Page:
Take the 2-minute tour ×
Mathematics Stack Exchange is a question and answer site for people studying math at any level and professionals in related fields. It's 100% free, no registration required.
  1. Let $\sigma = (1, 2, 5, 4)(2,3)$ in $S_5$. Find the index of $<\sigma>$ in $S_5$

  2. Let $\mu = (1,2,4,5)(3,6)$ in $S_6$. Find the index of $<\mu>$ in $S_6$

enter image description here

Here is what I don't understand.

1) This seems like an advanced method of counting. They found the number of elements in the group - the order is 5. Then they count the permutations of the big group, which is 5!. Now what I don't understand is dividing them out? I am a little lost as to why they are doing that? Could someone show me just what one coset even looks like here?

2) Same question as (1), I like to see one coset and this is just a refresher for me because I am confusing the order of a group. They say the order of the subgroup is 4 because they are disjoint because it takes 4 mappings for $\mu$ to map back to the identity, but I thought the order of a group means the number of elements. So if I were to count, isn't there still $6$ elements in $\mu$?

share|improve this question
1  
There are no elements in $\mu$. It's not a set. –  Vectk Nov 18 '12 at 7:35

2 Answers 2

up vote 0 down vote accepted

1) There are important theorems that say cosets are disjoint and have the same size. Therefore, once you believe (1,2,3,5,4) generates a subgroup of order 5, the index must be 5!/5 since the cosets partition the set of group elements into 5s.

The easiest coset to exhibit is the subgroup (call it G) itself: G={(1,2,3,5,4),(1,2,3,5,4)2,(1,2,3,5,4)3,(1,2,3,5,4)4,(1,2,3,5,4)5}={(1,2,3,5,4),(1,3,4,2,5),(1,5,2,4,3),(1,4,5,3,2),(1)(2)(3)(4)(5)}. Another left coset is (2,3)G={(2,3)(1,2,3,5,4),(2,3)(1,3,4,2,5),(2,3)(1,5,2,4,3),(2,3)(1,4,5,3,2),(2,3)(1)(2)(3)(4)(5)}={(1,3,5,4)(2),(1,2,5)(3,4),(1,5,3)(2,4),(1,4,5,2)(3),(1)(2,3)(4)(5)}

2) The order of a group is the number of elements. The things being permuted don't really relate directly. The subgroup generated by μ has four elements: {(1,2,4,5)(3,6),(1,4)(2,5)(3)(6),(1,5,4,2)(3,6),(1)(2)(3)(4)(5)(6)}. It just so happens that the four elements of that group are themselves permutations of the set (not a group) {1,2,3,4,5,6}.

share|improve this answer
    
OKay I am very lost by example. How did you pick (2,3) from $G$? –  Hawk Nov 18 '12 at 7:14
    
(2,3) is not in G. (2,3) is in $S_5$ (and I just picked it randomly), and as such, it gives rise to a left coset of G. If I had picked something in G (say, (1,3,4,2,5)) then the left coset (1,3,4,2,5) G would just be G again. It wouldn't be a new coset. –  Mark S. Nov 18 '12 at 7:17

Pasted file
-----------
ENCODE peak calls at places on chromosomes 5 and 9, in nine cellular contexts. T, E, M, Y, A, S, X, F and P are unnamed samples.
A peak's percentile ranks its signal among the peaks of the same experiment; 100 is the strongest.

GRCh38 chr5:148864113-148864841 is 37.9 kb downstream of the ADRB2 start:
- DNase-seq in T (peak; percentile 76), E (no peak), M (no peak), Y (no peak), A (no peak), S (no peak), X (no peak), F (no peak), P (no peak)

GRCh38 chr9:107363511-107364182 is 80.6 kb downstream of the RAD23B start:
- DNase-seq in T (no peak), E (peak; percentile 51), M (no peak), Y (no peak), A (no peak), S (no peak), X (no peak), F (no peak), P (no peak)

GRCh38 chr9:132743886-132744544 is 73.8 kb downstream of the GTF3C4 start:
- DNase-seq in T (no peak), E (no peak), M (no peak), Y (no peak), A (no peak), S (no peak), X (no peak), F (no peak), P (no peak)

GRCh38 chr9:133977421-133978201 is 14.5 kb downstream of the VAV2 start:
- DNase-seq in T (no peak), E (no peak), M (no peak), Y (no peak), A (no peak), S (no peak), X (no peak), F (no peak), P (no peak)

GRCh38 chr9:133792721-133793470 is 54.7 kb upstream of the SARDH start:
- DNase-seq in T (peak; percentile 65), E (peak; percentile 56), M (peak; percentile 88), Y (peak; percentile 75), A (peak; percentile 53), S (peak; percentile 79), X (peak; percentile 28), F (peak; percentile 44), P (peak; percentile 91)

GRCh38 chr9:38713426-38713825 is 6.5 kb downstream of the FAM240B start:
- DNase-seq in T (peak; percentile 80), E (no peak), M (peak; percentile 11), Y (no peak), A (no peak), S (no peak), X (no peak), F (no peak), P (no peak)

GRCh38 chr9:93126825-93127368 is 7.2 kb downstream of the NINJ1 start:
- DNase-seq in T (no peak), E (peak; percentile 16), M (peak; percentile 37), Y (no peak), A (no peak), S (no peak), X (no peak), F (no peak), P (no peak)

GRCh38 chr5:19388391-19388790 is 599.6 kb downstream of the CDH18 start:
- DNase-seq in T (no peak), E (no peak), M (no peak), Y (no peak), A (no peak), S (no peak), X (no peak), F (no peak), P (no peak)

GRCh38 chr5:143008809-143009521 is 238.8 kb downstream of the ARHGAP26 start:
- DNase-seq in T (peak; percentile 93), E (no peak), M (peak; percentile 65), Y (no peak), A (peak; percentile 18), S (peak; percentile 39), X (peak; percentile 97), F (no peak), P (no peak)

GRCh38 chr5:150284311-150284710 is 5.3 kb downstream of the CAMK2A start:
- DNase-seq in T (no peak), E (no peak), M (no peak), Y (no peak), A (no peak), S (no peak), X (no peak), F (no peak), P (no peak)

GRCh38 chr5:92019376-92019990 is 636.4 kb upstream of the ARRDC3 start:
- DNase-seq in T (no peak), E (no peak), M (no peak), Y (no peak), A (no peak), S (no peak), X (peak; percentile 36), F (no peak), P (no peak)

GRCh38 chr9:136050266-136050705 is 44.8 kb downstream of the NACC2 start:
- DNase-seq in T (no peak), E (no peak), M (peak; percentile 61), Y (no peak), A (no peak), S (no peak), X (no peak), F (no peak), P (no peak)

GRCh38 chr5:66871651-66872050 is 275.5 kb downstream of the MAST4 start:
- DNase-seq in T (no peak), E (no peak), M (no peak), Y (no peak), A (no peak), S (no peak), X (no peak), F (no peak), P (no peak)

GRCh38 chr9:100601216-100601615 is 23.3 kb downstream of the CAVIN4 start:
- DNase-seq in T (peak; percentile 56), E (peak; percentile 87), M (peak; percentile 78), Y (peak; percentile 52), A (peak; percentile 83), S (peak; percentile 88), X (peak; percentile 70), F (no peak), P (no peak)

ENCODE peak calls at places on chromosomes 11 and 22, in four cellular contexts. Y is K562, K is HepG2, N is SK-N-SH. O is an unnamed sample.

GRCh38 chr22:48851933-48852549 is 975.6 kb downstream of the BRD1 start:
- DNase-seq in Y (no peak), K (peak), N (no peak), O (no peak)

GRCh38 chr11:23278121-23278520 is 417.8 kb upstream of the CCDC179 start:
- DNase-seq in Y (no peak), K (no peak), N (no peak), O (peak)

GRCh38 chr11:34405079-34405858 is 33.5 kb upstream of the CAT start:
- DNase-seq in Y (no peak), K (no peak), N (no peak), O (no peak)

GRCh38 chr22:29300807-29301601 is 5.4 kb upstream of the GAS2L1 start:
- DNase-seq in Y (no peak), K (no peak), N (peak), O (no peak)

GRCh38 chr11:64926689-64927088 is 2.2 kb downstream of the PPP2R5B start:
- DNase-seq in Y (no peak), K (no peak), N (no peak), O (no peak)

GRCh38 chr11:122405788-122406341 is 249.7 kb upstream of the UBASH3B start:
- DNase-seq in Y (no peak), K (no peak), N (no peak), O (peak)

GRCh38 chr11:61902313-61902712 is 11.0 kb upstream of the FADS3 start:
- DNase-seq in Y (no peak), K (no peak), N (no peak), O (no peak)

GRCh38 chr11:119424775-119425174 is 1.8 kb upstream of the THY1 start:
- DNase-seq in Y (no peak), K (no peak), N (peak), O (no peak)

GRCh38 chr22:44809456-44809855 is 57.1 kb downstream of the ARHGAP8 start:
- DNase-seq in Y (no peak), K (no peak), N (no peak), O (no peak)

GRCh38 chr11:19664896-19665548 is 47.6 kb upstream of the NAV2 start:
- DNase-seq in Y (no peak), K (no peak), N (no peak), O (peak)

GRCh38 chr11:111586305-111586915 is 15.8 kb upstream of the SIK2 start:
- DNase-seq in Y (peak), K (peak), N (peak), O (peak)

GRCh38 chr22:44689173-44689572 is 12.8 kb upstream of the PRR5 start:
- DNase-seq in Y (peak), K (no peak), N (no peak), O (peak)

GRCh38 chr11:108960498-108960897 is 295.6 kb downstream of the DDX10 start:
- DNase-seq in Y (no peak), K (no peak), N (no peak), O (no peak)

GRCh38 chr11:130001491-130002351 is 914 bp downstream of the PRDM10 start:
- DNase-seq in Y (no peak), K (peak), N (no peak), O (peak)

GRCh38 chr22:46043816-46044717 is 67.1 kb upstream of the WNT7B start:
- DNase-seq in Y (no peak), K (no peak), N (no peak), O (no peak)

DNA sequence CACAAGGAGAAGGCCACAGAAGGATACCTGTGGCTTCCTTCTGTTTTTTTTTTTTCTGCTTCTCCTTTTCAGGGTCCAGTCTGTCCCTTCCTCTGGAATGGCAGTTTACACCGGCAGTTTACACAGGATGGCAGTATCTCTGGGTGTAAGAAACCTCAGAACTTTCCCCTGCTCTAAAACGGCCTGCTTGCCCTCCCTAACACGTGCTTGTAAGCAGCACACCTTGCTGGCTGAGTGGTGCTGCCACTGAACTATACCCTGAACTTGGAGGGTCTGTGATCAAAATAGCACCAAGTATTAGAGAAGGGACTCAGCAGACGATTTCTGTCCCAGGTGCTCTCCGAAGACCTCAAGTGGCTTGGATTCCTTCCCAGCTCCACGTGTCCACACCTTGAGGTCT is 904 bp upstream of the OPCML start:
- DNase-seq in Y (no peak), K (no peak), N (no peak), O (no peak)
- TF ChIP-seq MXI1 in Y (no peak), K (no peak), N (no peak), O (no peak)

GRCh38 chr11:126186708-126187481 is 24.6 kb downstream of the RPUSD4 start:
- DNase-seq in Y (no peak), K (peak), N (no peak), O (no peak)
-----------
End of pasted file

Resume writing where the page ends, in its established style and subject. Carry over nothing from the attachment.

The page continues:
In response to a deleted comment, $\left((1,2,4,5)(3,6)\right)^2$ sends $3$ to $6$ and then back to $3$, so it should have $(3)$. Similarly for $(6)$. However, it sends $1$ to $2$ and then to $4$, and $4$ to $5$ and then to $1$, so it should have $(1,4)$ as part of its disjoint cycle decomposition. Similarly, it sends $2$ to $4$ and then to $5$, and $5$ to $1$ and then to $2$, so it should have $(2,5)$. –  Mark S. Nov 18 '12 at 7:42
1  
You don't really include single element cycles in a cycle decomposition. –  Vectk Nov 18 '12 at 8:14
    
So basically the answer is saying I can take 24 elements in $S_5$ like $(3,1)$, $(6,3,2)$ and multiply it to $\sigma$ and eventually that will exhaust $S_5$? –  Hawk Nov 18 '12 at 8:16

If $H \subseteq G$ is a subgroup, its index $[G: H$] is the number of left cosets of $H$ in $G$. Recall that a left coset is a set $gH = \{gh : h \in H\}$ for some $g \in G$. The left cosets partition $G$ and $|gH| = |H|$ for any $g$, so if $G$ is finite $[G: H] = |G|/|H|$.

As for your second question, it looks like you need to review what the symmetric group is.
You are correct that the order of a group is the number of elements in the group. In this case $\mu$ is an element of $S_6$, and the group generated by it is

$$\{\mu, \mu^2, \mu^3, id\} = \{(1245)(36), (14)(25), (1542)(36), id \}$$

which has four elements.

share|improve this answer

Your Answer

 
discard

By posting your answer, you agree to the privacy policy and terms of service.

Not the answer you're looking for? Browse other questions tagged or ask your own question.